Kae Matṷnḓu-Tjiparuro Their last minute request to give their old time fellow a befitting send-off musically granted, for a good time on the night they were an almost unobstrusive bunch hurled in the corner. With the late muso Flemmy Hengari a member of the Tiree Mukuru unorthodox church in his last days or well before that, the church and its religious fellow travelers indeed made sure that the night of the memorial service for the late musician belonged to them leaving little time for his fellow musos. Not until deep in the memorial service just before the eulogy was read when Mbakumua Hengari, a cousin to the late muso, opened a small window of opportunity for the late fellow musos just before he delivered the eulogy. And when they entreated the religious podium the musos could not but in no time endear themselves to the fatefully mixed congregants who jam-packed the Red Flag commando hall right in the heart of the Katutura Central Constituency. At one point it seemed as though the musos had been struck of the list of the hordes of believers intent on paying tribute. And understandably so because a memorial service in the culture and traditions of the people the late muso hails from, is a serious and somber affair that cannot and should not be confused and contaminated with music, ordinarily perceived as the diet of the Devil and his/her many adherents, and thus an opium for the believers. Doing the trick was none other than the opening tune by the veteran local musos, a rendition of a golden oldie, by Carole King, You have got a friend (1971). Tito and Cynthia, on vocals, could not have done more justice to the all time popular song. Flanked and backed Ghandi on bass, Jomo on drums, Whannie on Keyboard and CK on guitar. For the bereaved family of the late muso Flemmy, and the believing congregation as much, the song was just what the supernatural may have divine to soothe the broken souls. “When you’re down in troubles And you need some love and care And nothing, nothing is going right Close your eyes and think of me And soon i will be there To brighten up even your darkest night You just call out my name And you know wherever I am I’ll come running to see you again Winter, spring, summer or fall All you got to do is call And I’ll be there Yes I will You’ve got a friend,” go some of the lyrics of the song. A befitting message from the departed muso to family, and fellow musos. And equally the right tribute from the musos to fellow, and the bereaved family. But one only wonders if the congregation understood the message other than just seeing the musos as just playing music. But soon the initial euphoria over musos entreating on their holy turf seem to dissipate with the musos providing the necessary background music as the congregants viewed the body. Winding up the night with anther golden oldie, Jesus is Love, by the Commodores. Yes, Flemmy must have gotten a befitting musical send off by fellow musos. And certainly memorial services among these highly religious crowd might onwards never be the same again.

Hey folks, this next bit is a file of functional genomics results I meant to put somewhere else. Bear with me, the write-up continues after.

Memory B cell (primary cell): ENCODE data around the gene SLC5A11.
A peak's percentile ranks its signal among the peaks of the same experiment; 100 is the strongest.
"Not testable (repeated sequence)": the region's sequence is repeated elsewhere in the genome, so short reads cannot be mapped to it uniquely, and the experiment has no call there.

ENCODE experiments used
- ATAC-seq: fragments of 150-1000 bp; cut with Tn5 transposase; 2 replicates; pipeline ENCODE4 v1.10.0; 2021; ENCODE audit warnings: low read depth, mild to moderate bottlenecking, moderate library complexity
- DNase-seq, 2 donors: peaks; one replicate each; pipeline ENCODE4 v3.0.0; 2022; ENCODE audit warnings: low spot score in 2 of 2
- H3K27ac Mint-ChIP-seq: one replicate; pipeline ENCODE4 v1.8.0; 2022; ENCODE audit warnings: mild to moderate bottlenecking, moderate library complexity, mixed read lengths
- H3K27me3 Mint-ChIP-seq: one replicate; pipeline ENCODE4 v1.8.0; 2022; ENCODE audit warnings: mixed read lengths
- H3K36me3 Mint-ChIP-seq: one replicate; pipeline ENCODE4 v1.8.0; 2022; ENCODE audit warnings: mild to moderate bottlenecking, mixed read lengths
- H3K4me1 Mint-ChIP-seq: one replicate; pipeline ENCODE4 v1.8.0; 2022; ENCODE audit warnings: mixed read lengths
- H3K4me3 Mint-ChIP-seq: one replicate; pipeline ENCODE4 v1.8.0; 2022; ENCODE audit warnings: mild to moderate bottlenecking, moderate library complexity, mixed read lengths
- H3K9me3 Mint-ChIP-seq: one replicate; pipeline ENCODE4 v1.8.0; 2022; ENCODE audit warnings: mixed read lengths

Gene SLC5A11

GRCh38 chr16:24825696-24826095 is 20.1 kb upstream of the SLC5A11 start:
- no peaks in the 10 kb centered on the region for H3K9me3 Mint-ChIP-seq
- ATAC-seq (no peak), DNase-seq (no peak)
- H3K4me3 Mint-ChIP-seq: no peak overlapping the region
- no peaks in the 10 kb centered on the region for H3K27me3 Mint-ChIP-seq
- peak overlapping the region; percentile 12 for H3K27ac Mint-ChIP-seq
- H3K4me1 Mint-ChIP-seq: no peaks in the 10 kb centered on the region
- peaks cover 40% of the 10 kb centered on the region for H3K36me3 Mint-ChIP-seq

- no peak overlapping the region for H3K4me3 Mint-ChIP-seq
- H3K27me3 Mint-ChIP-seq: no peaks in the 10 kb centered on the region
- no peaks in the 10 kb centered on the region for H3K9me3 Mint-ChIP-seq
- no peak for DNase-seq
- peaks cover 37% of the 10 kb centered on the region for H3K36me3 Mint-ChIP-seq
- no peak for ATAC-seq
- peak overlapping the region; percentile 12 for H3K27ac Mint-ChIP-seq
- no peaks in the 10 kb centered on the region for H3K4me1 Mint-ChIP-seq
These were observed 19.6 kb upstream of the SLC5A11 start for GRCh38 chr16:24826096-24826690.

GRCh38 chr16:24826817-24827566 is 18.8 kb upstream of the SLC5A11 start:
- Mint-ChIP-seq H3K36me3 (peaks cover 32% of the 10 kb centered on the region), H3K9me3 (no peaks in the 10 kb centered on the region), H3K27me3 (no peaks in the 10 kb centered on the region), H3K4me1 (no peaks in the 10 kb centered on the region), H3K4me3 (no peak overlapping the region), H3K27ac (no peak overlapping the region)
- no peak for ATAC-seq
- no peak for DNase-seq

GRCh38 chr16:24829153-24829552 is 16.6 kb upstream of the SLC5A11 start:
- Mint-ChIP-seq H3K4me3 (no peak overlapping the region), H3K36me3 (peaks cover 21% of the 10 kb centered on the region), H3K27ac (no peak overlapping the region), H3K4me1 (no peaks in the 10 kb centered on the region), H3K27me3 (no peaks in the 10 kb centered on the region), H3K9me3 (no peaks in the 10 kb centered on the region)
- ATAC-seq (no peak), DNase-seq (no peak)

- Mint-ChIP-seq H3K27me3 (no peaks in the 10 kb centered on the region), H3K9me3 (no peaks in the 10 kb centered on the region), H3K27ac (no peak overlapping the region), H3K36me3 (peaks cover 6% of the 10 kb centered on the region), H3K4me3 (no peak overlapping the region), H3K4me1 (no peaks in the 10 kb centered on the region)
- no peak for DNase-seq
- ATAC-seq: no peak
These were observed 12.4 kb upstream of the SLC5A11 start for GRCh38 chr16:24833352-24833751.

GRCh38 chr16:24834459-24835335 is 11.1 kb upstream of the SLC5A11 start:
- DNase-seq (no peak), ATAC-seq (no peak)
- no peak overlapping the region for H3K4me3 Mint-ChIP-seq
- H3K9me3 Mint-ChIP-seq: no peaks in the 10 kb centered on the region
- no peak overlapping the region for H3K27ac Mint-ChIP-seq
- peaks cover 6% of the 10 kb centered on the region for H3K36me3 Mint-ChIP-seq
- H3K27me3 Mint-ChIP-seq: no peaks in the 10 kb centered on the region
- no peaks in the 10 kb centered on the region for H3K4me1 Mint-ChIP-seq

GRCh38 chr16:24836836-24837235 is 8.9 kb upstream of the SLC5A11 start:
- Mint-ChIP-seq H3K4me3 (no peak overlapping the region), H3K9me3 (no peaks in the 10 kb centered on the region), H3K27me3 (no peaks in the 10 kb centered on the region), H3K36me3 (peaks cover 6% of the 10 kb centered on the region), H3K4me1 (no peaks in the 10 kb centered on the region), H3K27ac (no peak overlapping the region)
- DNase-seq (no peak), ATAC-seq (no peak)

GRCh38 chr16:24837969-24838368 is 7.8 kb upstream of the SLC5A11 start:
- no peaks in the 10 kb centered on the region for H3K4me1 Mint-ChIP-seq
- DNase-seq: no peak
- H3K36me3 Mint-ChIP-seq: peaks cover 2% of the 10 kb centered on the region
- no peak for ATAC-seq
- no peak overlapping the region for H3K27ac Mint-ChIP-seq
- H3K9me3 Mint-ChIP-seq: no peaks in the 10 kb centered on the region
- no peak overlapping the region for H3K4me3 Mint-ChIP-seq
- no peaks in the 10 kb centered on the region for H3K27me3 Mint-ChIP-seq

New Era Reporter
2018-02-09 11:26:51 1 years ago